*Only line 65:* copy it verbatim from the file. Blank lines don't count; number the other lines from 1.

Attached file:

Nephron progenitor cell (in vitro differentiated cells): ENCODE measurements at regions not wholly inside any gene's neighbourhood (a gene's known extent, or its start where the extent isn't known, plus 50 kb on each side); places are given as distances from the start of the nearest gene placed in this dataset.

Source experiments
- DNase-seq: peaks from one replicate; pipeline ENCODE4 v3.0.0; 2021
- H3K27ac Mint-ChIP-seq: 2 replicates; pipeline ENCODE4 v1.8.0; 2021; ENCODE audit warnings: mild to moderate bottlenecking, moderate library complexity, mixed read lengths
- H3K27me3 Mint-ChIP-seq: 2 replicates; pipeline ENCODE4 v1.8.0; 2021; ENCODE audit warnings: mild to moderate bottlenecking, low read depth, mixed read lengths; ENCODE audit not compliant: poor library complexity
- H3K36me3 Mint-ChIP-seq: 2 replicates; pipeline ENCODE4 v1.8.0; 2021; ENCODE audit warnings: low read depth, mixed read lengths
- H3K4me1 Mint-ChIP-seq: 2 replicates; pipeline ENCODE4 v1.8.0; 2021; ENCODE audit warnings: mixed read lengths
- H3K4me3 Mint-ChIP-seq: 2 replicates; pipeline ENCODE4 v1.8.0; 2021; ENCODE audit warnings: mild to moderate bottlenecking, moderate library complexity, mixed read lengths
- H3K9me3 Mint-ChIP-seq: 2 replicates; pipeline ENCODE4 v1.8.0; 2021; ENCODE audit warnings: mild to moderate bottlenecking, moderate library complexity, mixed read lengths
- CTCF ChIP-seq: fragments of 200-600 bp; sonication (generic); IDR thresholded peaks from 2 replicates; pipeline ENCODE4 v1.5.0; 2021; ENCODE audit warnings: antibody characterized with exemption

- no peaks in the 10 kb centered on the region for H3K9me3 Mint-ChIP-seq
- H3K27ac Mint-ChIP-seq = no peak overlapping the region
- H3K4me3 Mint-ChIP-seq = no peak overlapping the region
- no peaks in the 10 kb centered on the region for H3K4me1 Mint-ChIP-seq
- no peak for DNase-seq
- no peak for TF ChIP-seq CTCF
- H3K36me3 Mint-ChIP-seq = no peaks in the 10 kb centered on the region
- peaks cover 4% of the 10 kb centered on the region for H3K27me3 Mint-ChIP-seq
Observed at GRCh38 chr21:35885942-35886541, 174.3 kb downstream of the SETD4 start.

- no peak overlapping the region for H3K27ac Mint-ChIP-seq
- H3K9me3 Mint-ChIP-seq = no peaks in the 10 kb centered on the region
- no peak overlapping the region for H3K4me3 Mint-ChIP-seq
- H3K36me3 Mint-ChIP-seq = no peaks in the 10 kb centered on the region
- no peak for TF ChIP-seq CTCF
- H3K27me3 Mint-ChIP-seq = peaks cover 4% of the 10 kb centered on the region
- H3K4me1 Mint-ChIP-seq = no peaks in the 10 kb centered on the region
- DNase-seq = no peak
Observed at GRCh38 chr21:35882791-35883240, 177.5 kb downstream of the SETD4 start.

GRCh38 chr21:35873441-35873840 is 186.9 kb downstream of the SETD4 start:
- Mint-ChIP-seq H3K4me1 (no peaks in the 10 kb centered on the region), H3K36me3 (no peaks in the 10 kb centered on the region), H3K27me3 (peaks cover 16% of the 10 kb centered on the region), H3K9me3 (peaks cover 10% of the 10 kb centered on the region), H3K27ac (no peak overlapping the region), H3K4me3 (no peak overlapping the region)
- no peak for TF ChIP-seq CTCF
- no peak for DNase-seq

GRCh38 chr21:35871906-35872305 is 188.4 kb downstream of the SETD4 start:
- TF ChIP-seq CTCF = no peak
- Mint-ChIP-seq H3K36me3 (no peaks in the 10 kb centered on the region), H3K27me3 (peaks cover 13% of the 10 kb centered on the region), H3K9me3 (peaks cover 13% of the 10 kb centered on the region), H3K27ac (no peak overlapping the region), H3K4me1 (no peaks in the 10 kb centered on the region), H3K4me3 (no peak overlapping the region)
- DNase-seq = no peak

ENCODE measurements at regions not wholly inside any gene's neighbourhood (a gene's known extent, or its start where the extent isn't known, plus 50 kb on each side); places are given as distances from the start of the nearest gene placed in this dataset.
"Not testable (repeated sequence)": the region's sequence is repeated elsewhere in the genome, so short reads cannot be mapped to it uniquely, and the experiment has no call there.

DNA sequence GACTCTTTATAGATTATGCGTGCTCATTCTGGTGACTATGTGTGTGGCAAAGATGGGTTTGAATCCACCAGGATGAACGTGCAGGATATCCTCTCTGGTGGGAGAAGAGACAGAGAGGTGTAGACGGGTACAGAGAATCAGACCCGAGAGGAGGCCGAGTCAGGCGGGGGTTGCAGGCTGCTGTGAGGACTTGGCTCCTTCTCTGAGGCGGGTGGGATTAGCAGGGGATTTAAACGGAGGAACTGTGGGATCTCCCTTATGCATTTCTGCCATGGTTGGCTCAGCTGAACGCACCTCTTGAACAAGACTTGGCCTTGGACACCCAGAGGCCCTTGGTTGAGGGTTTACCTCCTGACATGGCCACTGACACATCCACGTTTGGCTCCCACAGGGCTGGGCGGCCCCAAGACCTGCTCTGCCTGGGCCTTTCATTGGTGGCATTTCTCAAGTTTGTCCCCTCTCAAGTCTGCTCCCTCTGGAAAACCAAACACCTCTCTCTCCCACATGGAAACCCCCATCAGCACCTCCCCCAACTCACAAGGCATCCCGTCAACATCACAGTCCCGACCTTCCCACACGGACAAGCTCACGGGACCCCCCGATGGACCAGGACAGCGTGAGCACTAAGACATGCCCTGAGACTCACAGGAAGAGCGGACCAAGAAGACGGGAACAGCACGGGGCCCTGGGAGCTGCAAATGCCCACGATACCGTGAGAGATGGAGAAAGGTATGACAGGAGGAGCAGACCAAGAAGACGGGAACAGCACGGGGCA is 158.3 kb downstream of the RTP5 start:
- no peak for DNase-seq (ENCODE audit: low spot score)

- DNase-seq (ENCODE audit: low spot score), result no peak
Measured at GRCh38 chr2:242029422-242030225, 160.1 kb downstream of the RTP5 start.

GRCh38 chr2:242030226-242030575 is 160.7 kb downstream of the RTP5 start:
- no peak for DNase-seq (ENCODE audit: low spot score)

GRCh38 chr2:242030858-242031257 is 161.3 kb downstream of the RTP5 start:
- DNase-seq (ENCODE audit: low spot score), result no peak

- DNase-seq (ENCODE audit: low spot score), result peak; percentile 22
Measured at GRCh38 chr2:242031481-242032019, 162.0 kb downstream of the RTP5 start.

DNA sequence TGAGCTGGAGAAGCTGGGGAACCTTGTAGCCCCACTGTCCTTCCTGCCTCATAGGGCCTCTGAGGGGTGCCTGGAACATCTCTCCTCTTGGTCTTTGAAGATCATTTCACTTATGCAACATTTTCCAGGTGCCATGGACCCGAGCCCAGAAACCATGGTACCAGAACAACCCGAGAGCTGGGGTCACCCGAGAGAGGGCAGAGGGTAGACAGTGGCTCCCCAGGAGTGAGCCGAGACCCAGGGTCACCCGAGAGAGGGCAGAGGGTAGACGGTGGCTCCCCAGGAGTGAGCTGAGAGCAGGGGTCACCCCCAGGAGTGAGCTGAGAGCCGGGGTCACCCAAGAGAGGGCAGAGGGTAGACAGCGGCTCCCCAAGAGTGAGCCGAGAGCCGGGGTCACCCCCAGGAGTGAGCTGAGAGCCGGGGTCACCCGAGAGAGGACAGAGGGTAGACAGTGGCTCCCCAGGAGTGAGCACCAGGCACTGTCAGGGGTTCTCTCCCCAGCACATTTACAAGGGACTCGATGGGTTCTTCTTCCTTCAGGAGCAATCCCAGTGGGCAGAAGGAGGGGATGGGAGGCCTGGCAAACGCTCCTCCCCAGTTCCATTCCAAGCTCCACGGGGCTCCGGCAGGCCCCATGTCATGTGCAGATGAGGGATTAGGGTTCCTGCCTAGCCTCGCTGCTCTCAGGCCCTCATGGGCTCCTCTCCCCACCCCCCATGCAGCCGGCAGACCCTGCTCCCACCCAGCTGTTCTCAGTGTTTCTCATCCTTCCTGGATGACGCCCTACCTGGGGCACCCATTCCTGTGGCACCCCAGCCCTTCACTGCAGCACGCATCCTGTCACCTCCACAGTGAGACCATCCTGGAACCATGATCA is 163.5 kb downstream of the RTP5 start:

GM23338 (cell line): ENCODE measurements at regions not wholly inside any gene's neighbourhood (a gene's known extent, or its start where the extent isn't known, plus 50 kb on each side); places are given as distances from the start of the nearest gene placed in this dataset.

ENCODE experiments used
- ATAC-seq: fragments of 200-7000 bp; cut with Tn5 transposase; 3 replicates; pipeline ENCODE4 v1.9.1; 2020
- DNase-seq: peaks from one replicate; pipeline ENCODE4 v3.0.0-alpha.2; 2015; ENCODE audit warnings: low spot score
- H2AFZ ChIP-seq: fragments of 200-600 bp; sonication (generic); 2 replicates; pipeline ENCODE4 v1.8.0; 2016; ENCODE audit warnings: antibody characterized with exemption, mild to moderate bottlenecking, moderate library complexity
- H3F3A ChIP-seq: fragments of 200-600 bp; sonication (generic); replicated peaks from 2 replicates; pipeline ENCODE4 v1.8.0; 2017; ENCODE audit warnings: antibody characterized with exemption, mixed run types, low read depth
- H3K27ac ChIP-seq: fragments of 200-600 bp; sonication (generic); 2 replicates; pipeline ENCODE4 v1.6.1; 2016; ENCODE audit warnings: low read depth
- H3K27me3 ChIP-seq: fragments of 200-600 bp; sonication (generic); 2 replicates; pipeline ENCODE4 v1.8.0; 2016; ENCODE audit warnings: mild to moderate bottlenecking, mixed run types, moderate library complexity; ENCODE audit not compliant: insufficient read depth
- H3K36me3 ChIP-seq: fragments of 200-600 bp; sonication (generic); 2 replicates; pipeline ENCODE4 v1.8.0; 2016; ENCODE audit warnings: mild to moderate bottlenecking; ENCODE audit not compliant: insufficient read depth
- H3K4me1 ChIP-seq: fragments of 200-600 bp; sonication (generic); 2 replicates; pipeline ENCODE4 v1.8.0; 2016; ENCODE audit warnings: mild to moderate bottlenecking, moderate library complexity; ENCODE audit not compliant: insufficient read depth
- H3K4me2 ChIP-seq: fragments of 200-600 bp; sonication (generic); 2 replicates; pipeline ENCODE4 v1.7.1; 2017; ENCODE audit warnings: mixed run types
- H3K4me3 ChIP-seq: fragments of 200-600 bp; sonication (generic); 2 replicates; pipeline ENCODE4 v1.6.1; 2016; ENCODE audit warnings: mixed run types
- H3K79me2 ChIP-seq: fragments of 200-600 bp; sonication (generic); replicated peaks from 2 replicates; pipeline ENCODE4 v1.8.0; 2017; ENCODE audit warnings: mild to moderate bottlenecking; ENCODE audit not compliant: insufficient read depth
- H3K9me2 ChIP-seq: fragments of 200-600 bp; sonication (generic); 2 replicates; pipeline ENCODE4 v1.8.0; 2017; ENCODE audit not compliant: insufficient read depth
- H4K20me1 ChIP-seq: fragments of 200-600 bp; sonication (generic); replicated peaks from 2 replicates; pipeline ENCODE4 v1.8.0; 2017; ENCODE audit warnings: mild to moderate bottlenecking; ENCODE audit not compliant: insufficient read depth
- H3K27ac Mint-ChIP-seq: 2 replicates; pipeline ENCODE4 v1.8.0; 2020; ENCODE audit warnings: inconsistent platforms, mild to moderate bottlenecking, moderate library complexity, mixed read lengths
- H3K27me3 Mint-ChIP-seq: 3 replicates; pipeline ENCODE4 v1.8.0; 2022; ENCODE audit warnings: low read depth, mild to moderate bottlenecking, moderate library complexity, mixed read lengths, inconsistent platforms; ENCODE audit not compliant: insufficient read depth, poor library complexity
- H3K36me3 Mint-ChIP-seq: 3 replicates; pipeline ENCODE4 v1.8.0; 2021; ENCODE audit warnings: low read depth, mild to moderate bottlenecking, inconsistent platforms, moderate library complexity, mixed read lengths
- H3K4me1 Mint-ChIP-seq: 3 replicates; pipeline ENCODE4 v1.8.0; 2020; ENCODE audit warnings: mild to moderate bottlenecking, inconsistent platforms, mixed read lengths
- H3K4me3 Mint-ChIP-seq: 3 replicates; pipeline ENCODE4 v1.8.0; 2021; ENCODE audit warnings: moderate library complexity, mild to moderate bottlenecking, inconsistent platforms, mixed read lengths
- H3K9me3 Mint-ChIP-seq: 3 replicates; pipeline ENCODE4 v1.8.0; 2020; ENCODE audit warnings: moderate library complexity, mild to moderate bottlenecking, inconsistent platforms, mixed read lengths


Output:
- H3K27ac Mint-ChIP-seq: 2 replicates; pipeline ENCODE4 v1.8.0; 2020; ENCODE audit warnings: inconsistent platforms, mild to moderate bottlenecking, moderate library complexity, mixed read lengths